Swashbuckler (1976) **

Red faces all round. Uneasy pirate spoof that misses all its targets, coming close to resembling the kind of movie that gives turkeys a bad name and saved only by a spirited performance by Genevieve Bujold. Uber-producers Jennings Lang (Rollercoaster, 1977) and Elliott Kastner (Where Eagles Dare, 1968) should have known better but were seduced by the tantalizing returns for Richard Donner’s The Three Musketeers (1974) and its sequel which had revived the moribund swashbuckling genre.

Robert Shaw (Custer of the West, 1967) was nailed-on for the leading role since had made his name playing a pirate in British television series The Buccaneers (1956-1957) and was as hot as he was going to get after the double whammy of The Sting (1973) and Jaws (1975). However, the movie takes its cue from one of the chief supporting actors Major Folly (Beau Bridges).

It’s color-coded. In case we can’t tell a good guy from a bad guy, we’ve got the Man in Red, pirate Ned Lynch (Robert Shaw), shaping up against the Man in Black, unscrupulous Jamaican governor Lord Durant (Peter Boyle). Ned is presented as a seagoing Robin Hood, Durant as the wicked Sheriff of Nottingham, his ruthlessness somewhat undermined by his predilection for playing with toy boats in his bath and for getting his hairy back waxed.

Twin narratives quickly unspool. Ned rescues from being hanged shipmate Nick Debrett (James Earl Jones) while Durant jails island chief justice Sir James Barnet (Bernard Behrens) and steals his treasure.

Stolen treasure being fair game, Ned and Nick hijack a coach-load of it, while Sir James’s on-the-run daughter Jane (Genevieve Bujold) ends up in their hands. Not being as black-hearted as his nemesis, Ned puts Jane ashore, but still a bit black-hearted humiliates her in a swordfight, and is disinclined to help her save her imprisoned father.

However, Jane has a trump card. For reasons unknown, Durant is heading back to England with a cargo of 10,000 dubloons, too tempting a target for any pirate. Naturally, nothing goes as planned but, as you might expect, there is a happy ending.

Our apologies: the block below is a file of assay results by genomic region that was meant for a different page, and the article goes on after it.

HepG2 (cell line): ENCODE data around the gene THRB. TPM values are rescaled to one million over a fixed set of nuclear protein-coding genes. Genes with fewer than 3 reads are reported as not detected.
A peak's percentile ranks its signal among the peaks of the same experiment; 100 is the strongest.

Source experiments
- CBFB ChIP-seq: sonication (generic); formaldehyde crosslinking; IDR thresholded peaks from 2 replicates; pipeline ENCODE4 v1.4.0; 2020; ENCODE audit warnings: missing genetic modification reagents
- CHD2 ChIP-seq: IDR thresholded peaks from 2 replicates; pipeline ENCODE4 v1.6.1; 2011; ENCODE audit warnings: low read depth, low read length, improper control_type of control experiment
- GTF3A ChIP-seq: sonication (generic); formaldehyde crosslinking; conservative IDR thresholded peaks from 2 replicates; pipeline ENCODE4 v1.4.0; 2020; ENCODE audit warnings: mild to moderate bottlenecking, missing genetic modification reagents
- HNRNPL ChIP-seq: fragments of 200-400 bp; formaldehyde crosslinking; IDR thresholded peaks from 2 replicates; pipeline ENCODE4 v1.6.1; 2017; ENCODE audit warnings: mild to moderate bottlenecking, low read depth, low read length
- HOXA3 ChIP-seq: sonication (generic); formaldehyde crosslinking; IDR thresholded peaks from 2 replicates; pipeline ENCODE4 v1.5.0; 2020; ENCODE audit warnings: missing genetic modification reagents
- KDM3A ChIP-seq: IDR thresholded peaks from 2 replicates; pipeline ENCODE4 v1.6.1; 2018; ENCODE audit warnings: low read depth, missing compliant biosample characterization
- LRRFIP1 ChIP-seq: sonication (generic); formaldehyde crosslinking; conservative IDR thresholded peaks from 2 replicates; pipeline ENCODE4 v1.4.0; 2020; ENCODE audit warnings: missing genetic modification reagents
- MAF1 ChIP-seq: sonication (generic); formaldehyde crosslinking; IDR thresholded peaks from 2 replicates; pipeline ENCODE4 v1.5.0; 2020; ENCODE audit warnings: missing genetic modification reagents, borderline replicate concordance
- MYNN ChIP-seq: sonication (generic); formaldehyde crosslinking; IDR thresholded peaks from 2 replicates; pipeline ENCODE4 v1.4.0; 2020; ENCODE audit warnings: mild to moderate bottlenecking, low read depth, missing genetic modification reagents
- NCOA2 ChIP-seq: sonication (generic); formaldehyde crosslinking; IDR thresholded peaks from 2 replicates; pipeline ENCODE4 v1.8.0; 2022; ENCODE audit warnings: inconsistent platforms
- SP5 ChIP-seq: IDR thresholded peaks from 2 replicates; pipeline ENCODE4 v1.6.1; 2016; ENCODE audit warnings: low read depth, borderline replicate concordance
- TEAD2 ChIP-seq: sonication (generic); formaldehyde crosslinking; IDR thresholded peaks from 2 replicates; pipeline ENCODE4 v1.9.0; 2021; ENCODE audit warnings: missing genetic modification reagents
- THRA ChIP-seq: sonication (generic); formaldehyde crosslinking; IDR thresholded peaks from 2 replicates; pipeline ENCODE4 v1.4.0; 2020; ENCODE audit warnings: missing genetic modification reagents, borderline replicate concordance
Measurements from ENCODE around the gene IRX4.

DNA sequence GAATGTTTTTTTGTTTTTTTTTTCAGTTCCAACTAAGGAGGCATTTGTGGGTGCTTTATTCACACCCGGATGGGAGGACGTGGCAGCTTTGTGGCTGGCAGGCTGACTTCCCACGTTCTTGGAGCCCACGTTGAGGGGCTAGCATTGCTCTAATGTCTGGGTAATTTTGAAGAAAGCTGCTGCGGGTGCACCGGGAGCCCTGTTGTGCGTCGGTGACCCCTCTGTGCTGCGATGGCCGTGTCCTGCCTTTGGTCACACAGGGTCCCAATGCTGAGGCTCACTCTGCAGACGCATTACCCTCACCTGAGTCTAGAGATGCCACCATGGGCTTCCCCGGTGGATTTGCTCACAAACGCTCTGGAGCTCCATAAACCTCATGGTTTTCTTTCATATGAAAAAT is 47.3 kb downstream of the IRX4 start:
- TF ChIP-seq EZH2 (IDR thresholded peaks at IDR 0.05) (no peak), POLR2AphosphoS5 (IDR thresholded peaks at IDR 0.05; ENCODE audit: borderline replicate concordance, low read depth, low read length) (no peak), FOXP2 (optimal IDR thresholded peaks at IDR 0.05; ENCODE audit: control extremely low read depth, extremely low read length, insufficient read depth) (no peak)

This might have worked, since all the ingredients are there, the laughing cavalier, the spirited woman, the humorous sidekick, the unprincipled villain. You’ve got an historically-accurate pirate ship for once, unlikely romance between high-born woman and charming scallywag, simple rescue-imprisonment-rescue scenario, and ample scope for swordplay.

Except the dialog is awful, the ship too small to accommodate any fighting so the pirates are landlubbers for the most part, and except for the duels between Ned and Jane and Ned and Durant, the swordfights are all kind of bundled together, and every now and then the action stops so we can hear a verse or two of a sea shanty sung by nobody in particular.

Though Ned and Nick trade cringeworthy, and in one case downright offensive, limericks, the best (only) laugh comes when Ned chucks Jane off a roof onto a canopy and follows up with the line “It worked.”  It doesn’t help that Durant’s pederastic tendences are played as a joke. Everywhere you look people are turning cartwheels or are “blithering idiots” or “pawns” and as you might expect there’s a cat-fight and a monkey around to relieve a jailer of his keys. You are just praying for a shark to come along to put the cast out of their misery.

In the midst of this feast of over-acting along comes Genevieve Bujold (Anne of the Thousand Days, 1969) who must think she’s in a different picture. She is a feisty one all right, not above putting a knife to a man’s cojones, or kneeing them in that region, and, given the lawless state of the island, branded a criminal for wounding a rapist.   At least she takes the whole thing seriously rather than as if being in a Mel Brooks picture.

It’s hard to know who to blame: the stars for acting as if enjoying a holiday from more serious fare; director James Goldstone (Winning, 1969) for failing to get the recipe right and employing a jaunty score that undercut everything, or writers Jeffrey Bloom (11 Harrowhouse, 1974) and Paul Wheeler (Caravan to Vaccares, 1974) for making a mess of the ingredients in the first place.

Of course, I am hardly blameless in drawing your attention to this, a sudden enthusiasm for pirate pictures sending me dashing into the wrong decade.

Watch for: Robert Shaw making a bid for the all-time Golden Raspberry; an unrecognizable Peter Boyle (Taxi Driver, 1976); Beau Bridges (Gaily, Gaily, 1969) doing his best Frankie Howerd impression; James Earl Jones (The Comedians, 1967) sounding normal, minus the deep-throated vocal tic on which he made his name; and so many inanities it falls easily into the So Bad It’s Good category.  

Author: Brian Hannan

I am a published author of books about film - over a dozen to my name, the latest being "When Women Ruled Hollywood." As the title of the blog suggests, this is a site devoted to movies of the 1960s but since I go to the movies twice a week - an old-fashioned double-bill of my own choosing - I might occasionally slip in a review of a contemporary picture.

8 thoughts on “Swashbuckler (1976) **”

  1. I think I like this more than you, but I’m a massive Shaw fan and like films like this and Deception from his late period. I get that this pastiche doesn’t quite work, but physically, it looks not bad and they at least got bang for their buck in terms of location…

    Liked by 1 person

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